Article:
BY ASHLEY WESTBROOK
(Webster, Feb. 8, 2011) Webster University’s faculty assembled in the library conference room Tuesday, Feb. 8 to discuss the proposed plan to replace Webster’s current general education program.
Brenda Fyfe, the dean of School of Education, said the meeting was a clearly-focused discussion.
“There was an opportunity for voices to be heard and decisions to be made,” Fyfe said.
The amendments to the new general education program introduced a set of required skills that all Webster students must complete. Another requirement the faculty passed was to increase the required hours for transfer students from 27 to 30.
The requirements were put forward by the Global Citizenship Project Taskforce, a group created by the Faculty Senate. The Taskforce has decided to tackle the issue by updating the general education requirements placed on its students.
Bruce Umbaugh, a professor of philosophy and director of the Global Citizenship Project, believes updating the requirements joins a list of the reason why things needed a change.
“There were a handful of reasons why we thought to get this started,” Umbaugh said. “One is that there isn’t any coherence in the general education program that we have now. We really have at least three different programs and there really isn’t anything that holds any of them together.”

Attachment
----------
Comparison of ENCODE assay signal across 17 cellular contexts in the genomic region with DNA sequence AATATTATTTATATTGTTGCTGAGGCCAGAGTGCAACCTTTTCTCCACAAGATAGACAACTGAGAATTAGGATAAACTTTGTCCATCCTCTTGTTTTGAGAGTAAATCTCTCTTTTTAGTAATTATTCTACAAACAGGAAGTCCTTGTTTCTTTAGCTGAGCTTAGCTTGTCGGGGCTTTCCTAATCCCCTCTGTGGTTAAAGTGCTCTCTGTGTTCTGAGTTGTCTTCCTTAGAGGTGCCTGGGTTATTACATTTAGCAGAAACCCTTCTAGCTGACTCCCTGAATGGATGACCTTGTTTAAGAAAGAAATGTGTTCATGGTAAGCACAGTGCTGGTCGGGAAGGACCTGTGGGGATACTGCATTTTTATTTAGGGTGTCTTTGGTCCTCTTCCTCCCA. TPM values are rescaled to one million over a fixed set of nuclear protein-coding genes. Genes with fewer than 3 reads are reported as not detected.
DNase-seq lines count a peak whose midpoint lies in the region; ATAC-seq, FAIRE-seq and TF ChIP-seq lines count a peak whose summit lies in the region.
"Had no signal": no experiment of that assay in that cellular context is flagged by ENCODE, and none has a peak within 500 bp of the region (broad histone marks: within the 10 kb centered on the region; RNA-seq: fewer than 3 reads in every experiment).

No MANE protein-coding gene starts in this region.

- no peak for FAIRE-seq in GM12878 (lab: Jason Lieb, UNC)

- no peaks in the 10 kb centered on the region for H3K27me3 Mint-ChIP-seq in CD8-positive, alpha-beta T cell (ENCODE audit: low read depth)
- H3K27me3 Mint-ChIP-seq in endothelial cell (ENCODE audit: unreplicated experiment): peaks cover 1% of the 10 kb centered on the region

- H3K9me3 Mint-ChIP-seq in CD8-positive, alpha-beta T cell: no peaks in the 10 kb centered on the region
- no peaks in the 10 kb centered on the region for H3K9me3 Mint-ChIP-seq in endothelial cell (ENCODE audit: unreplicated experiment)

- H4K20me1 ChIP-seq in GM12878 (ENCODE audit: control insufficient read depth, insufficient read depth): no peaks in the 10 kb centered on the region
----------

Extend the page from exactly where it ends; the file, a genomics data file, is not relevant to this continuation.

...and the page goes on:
Taylor Harris, a junior art history major, said she feels some general education courses required for her degree were not valuable. However, she said she is not against general education altogether.
“While the classes may not be related to one’s major in any sort of way, I think general education broadens our spectrum and will allow us to enter many different fields and obtain maximum job opportunities and skills,” Harris said.
Umbaugh said the faculty assembly is scheduled to vote next month on a new program. One of the Taskforce’s goals is to approve the new program so that it is implemented in the 2012 fall semester.
Christina Pellerito, a sophomore music major, said she agrees with the idea behind general education requirements.
“I feel satisfied with them,” Pellerito said. “The standards are high enough so students need to make an impression, but not impossible so students can keep up.”
Professors try to encourage students to take the extra class to make them a well-rounded person.
“One of the questions that students have about courses in the general education program is ‘Why do I have to take this?’ ” Umbaugh said. “We think we are presenting a program that helps us answer that question, rather than telling them, ‘Because I say so’. ”
The Taskforce started in February 2009 and submitted a proposal to the university to send a team to the Associations of America’s Colleges and Universities General Education Institute. It was accepted, and plans were arranged.
“We sent a team of people to Minneapolis in June of 2009 and in about six days we came back with a process to propose to the faculty senate,” Umbaugh said. “The first meeting of the taskforce was in August.”